Orlando Gallery Carves Out Its Niche on the Boulevard
Robert Gino and Philip Orlando have carved a niche in the Los Angeles art scene from unlikely origins. Their Orlando Gallery grew out of a dance studio the two men started more than 30 years ago in Encino. Today the gallery, which has been in Sherman Oaks for the last 11 years, features California contemporary and African art and has attracted such artists as photographers Jo Ann Challis, Bob Heineken, Judy Fiskin and painter Peter Alexander.
Gino, 53, and Orlando, 55, met at an Encino dance school in 1953, then decided to join forces and open the Orlando Dance Studio at Libbit Avenue and Ventura Boulevard. There they taught and performed various types of dance in a large space with huge, barren walls, which they covered with canvases painted by friends. The next thing they knew, visitors were bidding on the art.
“We at first had no intention of selling them, but they were popular with our clientele so we informed the artists, who said ‘go ahead,’ ” Gino said. “We simply put prices on them, and that’s how it started.”
The partners became more than part-time dealers in 1965 when they staged a show by Mexican painter Jose Clemente Orozco.
“It was quite a coup on our part. We got that show over La Cienega, and they didn’t like that because we were a baby gallery,” Orlando said. The exhibit moved to the Museum of Modern Art in New York.
By 1970 their commitment to art had started to overshadow their interest in dancing. Gino and Orlando had secured the works of a stable of young artists and had begun their collection of African art at a time when it wasn’t fashionable.
“Back in the ‘60s, we couldn’t give the African art away,” Orlando said.
Today, one of the three rooms in the Orlando Gallery is completely devoted to African art--carvings, sculpture and bronzes--some pieces dating back 150 years, Gino said.
“African art is our main specialty,” Gino said. “It’s the highest form of art because its creators are self-taught artists, not schooled.”
Gino and Orlando say they are proud of their Valley location--despite the fact that the Los Angeles art scene tends to revolve around clusters of galleries in Santa Monica, Beverly Hills and the La Cienega and La Brea areas.
“We’ve always been the odd man out,” said Orlando, who shows his own paintings at the gallery. “Other good galleries have started here, but they didn’t have the guts to stick it out.”
“I can’t begin to tell you how many people have said to us we’re misplaced here,” Gino added. “We’ve been told so many times we’re wasting our talent, but we’re Valleyites.”
If they anticipated renewed interest in African art, Gino and Orlando say, it’s only one of several trends they were the first to showcase.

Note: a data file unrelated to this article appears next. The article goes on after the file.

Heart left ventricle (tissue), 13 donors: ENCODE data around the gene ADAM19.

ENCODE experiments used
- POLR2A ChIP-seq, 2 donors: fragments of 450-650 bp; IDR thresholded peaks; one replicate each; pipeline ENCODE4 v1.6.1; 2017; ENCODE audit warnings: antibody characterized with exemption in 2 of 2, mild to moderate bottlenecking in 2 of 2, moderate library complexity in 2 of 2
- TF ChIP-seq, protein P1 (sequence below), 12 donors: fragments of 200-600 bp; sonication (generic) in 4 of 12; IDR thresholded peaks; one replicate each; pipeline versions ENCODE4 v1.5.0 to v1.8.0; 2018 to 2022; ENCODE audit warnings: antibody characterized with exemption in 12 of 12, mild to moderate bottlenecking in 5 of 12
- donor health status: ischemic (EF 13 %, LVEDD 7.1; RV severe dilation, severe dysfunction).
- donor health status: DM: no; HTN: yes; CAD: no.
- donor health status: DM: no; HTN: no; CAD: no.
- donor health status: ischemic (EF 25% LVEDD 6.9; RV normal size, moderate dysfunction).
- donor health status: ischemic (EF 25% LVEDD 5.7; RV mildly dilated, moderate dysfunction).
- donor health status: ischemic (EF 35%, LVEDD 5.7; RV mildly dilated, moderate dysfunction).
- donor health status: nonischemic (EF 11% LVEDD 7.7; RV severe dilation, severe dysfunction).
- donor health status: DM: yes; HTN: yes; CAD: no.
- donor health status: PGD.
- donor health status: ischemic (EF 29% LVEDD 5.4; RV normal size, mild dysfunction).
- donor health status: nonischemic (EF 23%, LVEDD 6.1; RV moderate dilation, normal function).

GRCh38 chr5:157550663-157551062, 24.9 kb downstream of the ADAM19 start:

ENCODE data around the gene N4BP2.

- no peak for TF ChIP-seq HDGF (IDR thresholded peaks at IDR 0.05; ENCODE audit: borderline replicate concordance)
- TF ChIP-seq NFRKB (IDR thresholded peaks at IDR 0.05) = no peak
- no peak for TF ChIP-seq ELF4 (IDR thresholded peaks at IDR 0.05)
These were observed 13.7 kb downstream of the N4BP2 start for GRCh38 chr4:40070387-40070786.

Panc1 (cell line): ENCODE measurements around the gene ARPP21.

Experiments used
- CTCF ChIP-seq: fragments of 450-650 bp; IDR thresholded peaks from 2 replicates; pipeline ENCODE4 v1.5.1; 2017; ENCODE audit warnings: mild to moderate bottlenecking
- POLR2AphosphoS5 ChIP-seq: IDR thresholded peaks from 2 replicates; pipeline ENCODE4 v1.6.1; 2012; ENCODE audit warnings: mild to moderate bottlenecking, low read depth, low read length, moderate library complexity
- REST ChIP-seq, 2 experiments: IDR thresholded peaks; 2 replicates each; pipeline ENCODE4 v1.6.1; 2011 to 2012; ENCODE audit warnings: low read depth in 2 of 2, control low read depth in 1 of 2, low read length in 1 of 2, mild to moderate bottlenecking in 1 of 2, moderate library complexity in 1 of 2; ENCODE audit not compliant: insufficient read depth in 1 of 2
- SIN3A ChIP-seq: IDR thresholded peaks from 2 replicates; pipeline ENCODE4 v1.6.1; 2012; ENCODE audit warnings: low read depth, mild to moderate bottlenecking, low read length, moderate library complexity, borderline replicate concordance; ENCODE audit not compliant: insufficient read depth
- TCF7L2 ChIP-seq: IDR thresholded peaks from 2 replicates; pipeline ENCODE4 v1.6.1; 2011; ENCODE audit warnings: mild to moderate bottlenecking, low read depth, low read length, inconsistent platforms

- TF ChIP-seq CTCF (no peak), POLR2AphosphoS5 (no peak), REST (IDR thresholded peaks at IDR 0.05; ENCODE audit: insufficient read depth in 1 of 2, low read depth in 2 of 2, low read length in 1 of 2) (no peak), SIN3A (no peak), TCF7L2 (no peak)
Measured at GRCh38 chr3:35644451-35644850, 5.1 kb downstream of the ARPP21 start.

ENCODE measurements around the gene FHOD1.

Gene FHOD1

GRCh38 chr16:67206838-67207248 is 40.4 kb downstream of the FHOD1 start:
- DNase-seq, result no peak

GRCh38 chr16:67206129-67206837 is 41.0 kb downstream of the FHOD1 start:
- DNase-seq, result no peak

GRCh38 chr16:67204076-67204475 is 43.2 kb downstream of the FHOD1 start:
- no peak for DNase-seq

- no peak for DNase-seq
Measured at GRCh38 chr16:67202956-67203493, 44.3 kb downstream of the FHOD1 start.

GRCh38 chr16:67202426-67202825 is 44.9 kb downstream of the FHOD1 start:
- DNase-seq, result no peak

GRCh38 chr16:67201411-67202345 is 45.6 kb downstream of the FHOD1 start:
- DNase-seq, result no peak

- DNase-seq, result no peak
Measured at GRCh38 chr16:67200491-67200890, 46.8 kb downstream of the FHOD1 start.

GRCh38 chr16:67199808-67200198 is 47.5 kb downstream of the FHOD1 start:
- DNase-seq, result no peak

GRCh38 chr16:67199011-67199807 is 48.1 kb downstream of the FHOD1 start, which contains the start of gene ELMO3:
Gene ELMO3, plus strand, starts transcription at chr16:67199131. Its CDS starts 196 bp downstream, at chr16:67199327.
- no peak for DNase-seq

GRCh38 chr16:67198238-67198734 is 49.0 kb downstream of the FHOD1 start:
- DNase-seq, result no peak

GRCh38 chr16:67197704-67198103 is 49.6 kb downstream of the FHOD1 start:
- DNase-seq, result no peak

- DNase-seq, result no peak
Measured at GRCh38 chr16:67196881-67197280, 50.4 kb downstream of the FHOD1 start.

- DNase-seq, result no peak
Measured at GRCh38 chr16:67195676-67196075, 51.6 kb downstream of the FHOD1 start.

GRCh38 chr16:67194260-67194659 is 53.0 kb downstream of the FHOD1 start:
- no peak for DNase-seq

Said Orlando, “We also did concept video in the early ‘70s, had an Art Deco show before it became popular, and in our early days we showed women photographers. That was a no-no then.”
A spokesman for the Art Dealers Assn. of Southern California agrees that the Orlando gallery has been a trend-setter.
The gallery was a pioneer in performance art, said Orlando, who added that Rachel Rosenthal’s first performance piece in a gallery was done at their Encino space in the mid-'70s. “I knew the boys from living in the Valley,” Rosenthal said. “They approached me and said, ‘Hey, do something at our gallery.’ It was the right time to do it. It was the first work I had identified as performance art.”
“I like thinking artists, ones who make strong statements,” said Gino, who makes the decisions on which artists to represent. “I’m not so concerned with decorativeness.”
“Their talent is in matchmaking the collectors with the artists,” said Don Lagerberg, an artist represented by the gallery for the past 24 years. “Their collectors are off the beaten path. Some are eccentrics. They’re not your standard art collectors.”
Woody Keith, 35, has been visiting the Orlando Gallery for only a year and a half, but he’s already purchased more than 50 pieces, from African sculpture to paintings.
“I like art that speaks to a certain depth of experience, whether horrifying or spiritual, something that digs into you,” said Keith, a writer and producer who lives in Sherman Oaks. “When I put this art from the Orlando into my house, it just exploded with life.”
“They take on art for the power of the work itself,” said Edie Danieli-Ellis, an artist who showed at the Orlando from 1967 to 1975. “It’s aggressive art, not corporate.”
Danieli-Ellis, 51, who has a show slated there for January, 1990, says she returned to the gallery because she receives the same support from them today that she got when they first displayed her work.
“After being in the art world all my life, I’m getting tired of the snobbish, self-conscious attitudes I find. But they’re not concerned with how art dealers are supposed to act,” she said.
“I think some people have a tendency to think they’re kind of funky. Some people don’t like the fact Phil shows at his own gallery, but they do what they want to do.”
Part of that independence means staying in the Valley.
Gino and Orlando have no plans to move, partly because they feel they fill a cultural void.
“People in the Valley are still ignorant of fine art,” Gino said. “If I took a poll here you’d be surprised how many people probably haven’t even been to the L.A. County Museum. It’d be shocking. You’d be stunned.
“I’m sorry to be blunt about it, but after seeing the slow development here over the last 30 years, there’s no other way to put it.
“There’s still a need for more culture in the Valley,” Gino continued. “We have a ways to go here.”